In India initiatives fall short of sheltering Delhi's homeless
The Supreme Court of India last month ordered Delhi to provide shelter for all the of the city's estimated 150,000 homeless. So far the city has opened only 37 shelters .
Kusum sits braiding her daughter’s hair beneath a busy overpass in Nizamuddin, a south Delhi neighborhood. She and her six children spent the night here, huddling together on the grimy pavement beneath torn old saris.
“Oh, it was so bad,” says the mother, who migrated to the capital from West Bengal in search of work. While she has earned enough here as a daily wage laborer to send all her children to school, she says she is unable to provide them shelter.
Kusum and her kids are among the estimated 150,000 people who sleep on streets and in parks of India's capital. Late last month, following a petition by a human rights group, the People’s Union for Civil Liberties, which complained that the government had not taken adequate action this winter to help people like Kusum, India’s Supreme Court ruled that the Municipal Council of Delhi (MCD) must immediately set up night shelters for the city’s homeless.
MCD immediately opened 37 new shelters capable of holding 5,000 people, but this didn't end Kusum’s exhausting, icy nights and her anxiety for her children’s health. “I don’t know of any shelters – if I did we’d go to them,” she says.
Though India’s winters are brief – cold in December, but already warm by mid-February – the freezing cold nighttime temperatures frequently recorded in January are brutal for the homeless, especially those weakened by malnutrition. In Nizamuddin neighborhood on a recent morning, few people seemed to possess even a blanket.
Wretched poverty has always been evident in Delhi. But the problem of winter homelessness has been exacerbated this year by a cutback in government shelters and an surge in the number of people moving from the country to the city in search of work.
Only 24 government shelters were open most of this winter, compared to 46 last year, according to the United Nations special rapporteur on the right to adequate housing, Raquel Rolnick. In a recent statement she said the dearth appeared to be linked to the city’s preparations for the Commonwealth Games, to which it plays host in October.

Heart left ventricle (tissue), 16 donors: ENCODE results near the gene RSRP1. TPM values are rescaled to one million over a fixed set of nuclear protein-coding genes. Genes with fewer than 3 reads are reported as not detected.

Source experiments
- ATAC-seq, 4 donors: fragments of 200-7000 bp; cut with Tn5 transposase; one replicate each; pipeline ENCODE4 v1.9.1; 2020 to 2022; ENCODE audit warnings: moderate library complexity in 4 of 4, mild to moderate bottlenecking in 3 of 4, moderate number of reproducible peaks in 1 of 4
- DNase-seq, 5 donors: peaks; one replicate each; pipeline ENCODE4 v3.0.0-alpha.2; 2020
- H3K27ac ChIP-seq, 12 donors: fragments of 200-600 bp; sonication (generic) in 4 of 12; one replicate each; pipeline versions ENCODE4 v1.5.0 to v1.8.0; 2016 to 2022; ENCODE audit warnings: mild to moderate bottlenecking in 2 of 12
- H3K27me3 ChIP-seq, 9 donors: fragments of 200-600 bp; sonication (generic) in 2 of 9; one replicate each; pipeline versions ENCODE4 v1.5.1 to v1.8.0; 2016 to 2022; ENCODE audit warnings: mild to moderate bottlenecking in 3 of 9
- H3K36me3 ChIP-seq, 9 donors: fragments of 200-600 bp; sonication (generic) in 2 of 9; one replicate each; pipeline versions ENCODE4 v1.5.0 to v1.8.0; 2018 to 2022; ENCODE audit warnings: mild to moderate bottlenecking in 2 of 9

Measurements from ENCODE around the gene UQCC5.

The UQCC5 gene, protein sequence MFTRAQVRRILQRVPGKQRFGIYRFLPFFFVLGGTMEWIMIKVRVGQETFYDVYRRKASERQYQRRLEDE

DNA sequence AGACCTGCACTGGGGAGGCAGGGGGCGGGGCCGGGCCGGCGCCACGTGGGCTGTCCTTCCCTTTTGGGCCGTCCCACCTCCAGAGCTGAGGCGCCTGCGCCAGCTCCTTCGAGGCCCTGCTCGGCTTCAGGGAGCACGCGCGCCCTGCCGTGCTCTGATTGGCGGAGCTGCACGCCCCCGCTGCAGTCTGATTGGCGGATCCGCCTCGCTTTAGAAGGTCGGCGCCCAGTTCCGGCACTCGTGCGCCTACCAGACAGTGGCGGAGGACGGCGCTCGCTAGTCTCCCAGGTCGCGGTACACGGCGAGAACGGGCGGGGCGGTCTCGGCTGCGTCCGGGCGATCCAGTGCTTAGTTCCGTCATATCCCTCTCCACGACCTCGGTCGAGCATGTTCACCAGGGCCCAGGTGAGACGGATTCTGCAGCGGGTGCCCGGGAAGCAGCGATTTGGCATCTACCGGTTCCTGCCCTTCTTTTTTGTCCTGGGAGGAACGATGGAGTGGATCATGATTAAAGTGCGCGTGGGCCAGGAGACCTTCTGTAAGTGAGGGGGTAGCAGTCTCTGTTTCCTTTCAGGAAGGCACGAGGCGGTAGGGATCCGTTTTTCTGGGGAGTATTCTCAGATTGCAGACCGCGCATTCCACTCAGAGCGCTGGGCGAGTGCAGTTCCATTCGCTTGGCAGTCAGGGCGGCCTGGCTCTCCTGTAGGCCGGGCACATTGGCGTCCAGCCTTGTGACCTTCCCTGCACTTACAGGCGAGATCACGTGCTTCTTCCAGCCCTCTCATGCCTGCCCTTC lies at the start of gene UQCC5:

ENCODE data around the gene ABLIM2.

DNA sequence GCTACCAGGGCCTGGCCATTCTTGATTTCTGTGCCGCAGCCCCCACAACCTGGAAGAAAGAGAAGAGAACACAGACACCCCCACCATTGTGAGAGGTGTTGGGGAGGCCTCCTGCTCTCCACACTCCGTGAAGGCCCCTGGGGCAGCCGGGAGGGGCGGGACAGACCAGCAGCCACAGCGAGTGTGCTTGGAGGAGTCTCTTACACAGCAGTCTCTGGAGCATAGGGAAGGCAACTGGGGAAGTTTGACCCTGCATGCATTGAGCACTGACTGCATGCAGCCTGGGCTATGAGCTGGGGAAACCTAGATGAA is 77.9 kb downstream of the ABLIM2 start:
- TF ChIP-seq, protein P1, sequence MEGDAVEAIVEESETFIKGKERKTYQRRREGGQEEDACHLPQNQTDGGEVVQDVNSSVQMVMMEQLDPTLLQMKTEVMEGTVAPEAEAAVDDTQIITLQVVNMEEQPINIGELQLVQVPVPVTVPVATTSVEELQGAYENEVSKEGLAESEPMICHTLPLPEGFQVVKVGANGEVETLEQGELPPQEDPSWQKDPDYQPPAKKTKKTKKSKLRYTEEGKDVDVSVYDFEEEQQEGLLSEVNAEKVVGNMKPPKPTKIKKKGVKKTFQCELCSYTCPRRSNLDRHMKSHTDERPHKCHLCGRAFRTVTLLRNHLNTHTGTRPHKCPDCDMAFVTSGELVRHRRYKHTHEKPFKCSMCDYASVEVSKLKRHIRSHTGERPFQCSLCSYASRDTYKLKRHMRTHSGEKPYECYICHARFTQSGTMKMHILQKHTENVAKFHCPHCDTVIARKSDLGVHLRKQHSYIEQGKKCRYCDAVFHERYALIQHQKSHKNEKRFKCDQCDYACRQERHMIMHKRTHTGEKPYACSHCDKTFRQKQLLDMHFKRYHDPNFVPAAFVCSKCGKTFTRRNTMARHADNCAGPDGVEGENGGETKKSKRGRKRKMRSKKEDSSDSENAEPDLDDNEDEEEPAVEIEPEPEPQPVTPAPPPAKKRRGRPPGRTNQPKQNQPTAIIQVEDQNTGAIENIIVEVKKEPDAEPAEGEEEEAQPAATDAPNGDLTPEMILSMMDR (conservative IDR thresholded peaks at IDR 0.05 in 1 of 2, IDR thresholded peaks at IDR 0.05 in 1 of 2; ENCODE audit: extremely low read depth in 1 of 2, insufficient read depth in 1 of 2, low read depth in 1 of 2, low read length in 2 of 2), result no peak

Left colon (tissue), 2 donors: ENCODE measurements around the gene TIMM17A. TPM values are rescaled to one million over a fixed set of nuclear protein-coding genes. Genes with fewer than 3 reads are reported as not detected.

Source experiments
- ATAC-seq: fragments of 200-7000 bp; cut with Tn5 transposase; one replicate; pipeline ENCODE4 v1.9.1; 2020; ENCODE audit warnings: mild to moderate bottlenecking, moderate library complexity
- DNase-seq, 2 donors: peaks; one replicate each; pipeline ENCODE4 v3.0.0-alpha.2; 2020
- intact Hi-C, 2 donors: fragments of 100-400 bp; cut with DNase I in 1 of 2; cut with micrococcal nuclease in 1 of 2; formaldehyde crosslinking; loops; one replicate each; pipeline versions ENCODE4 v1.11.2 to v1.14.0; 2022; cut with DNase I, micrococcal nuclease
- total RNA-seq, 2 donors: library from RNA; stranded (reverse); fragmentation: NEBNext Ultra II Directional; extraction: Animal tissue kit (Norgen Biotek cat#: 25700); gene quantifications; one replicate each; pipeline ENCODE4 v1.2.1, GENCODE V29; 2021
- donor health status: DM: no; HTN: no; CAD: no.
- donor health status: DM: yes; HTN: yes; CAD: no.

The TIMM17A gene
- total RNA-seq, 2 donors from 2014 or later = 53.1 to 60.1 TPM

One shelter on a traffic island in south Delhi that housed 250 people was demolished, she said, “allegedly resulting in the death of two people.”
Staff and pupils of a nearby school, St. Michael’s, which is run by the Catholic archdiocese of Delhi, saw what had happened to the men and women evicted from that shelter and kept their classrooms open at night for them to sleep in.
“There was a great need that had to be addressed immediately,” says Father Dominic Emmanuel, communications director of the Catholic Archdiocese of Delhi. “And more people have come to stay every night.”
Paramjeet Kaur of Ashray Adhikar Abhiyan, one of the few charities dedicated to the homeless in Delhi, which operates 26 shelters, says activists will have to work hard to ensure the court ruling is followed.
“The Delhi government has opened new shelters,” she says, “but there needs to be much more of a partnership between the government and people who actually work with the homeless. We need funding and support.”
In the meantime, the MCD’s spokesman, Deep Mathur, says the 37 new shelters have doubled the city's capacity in night shelters to 10,000 persons. Each shelter provides free blankets, mats, drinking water, electricity, and newspapers. “It’s too soon after the court’s order to judge whether we have followed it properly,” he adds.
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